Status Levels and Public Policy
In 1985, the USGS developed a plan, detailed in OF 87-192, on which it would base earthquake warnings for Parkfield and has assisted state, county, and local officials in the Parkfield area to prepare a coordinated, reasonable response to a warning, should one be issued. Recent changes have been made to this alert system. The plan defines four "status levels" (A, B, C and D), that may be issued when specified observations of earthquake activity or fault creep are made. The status levels and criteria for meeting them are summarized in an status scheme table.
Under the plan, the USGS would notify the California Office of Emergency Services (OES) when a Status A is declared. California OES has the responsibility to disseminate hazard warnings to the public, to county and local officials, and to the press. A public warning will be issued by OES whenever the USGS declares an A-status. Status A alerts not followed within 72 hours by the anticipated Parkfield earthquake are considered false alarms. Status B, C and D signify periods of increased earthquake likelihood, but are not of sufficient concern to warrant public warnings. The history of status levels declared at Parkfield are summarized in 17 status history tables.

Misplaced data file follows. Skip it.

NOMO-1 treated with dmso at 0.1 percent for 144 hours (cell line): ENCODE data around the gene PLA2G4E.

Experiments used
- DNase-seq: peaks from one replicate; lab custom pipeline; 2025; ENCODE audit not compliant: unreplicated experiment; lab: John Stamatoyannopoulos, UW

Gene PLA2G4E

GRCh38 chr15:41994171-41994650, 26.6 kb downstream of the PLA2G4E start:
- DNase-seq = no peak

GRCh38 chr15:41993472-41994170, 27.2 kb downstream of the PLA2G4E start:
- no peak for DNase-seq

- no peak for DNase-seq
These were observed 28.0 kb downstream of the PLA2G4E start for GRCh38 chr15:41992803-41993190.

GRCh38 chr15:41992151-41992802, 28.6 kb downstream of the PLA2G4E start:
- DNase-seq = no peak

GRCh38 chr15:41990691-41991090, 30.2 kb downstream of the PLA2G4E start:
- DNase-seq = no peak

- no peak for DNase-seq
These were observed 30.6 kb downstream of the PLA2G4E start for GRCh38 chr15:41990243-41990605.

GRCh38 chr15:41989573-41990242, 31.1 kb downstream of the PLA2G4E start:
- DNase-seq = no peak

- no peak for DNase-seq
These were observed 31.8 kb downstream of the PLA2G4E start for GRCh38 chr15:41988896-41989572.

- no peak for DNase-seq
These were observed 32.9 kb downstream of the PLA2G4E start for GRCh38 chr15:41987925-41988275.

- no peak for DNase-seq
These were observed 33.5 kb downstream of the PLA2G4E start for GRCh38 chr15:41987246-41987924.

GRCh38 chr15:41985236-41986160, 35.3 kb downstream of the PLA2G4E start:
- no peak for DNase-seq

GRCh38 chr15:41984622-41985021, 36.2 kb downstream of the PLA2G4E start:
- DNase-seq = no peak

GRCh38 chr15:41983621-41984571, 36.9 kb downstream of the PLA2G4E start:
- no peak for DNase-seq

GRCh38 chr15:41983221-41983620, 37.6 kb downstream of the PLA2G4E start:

The California OES mailed a detailed brochure about the earthquake prediction to more than 122,000 households in the Parkfield area.
The earthquake prediction at Parkfield was announced to the public by the Director of the USGS in April, 1985. The announcement stated that there was a 90% probability of an earthquake with Magnitude 5.5 to 6.0 occurring sometime between 1985 and 1993. The prediction drew great media attention.
The California OES mailed a detailed brochure about the earthquake prediction to more than 122,000 households in the Parkfield area. Entitled "The Parkfield Earthquake Prediction," the brochure included information about the earthquake hazard, the prediction, a possible short-term warning, and how to prepare for and respond to the earthquake. The affected counties participated in the public information program.
An assessment of the public's understanding of and response to the information provided about the prediction was reported in Fostering Public Preparations for Natural Hazards (Mileti et al., 1992). Mileti and his coworkers surveyed three communities within the Parkfield area. They found that almost everyone in the surveyed communities had heard about the prediction; that the information enhanced the public's perception of earthquake risk; and that the information prompted many people to prepare for the anticipated earthquake.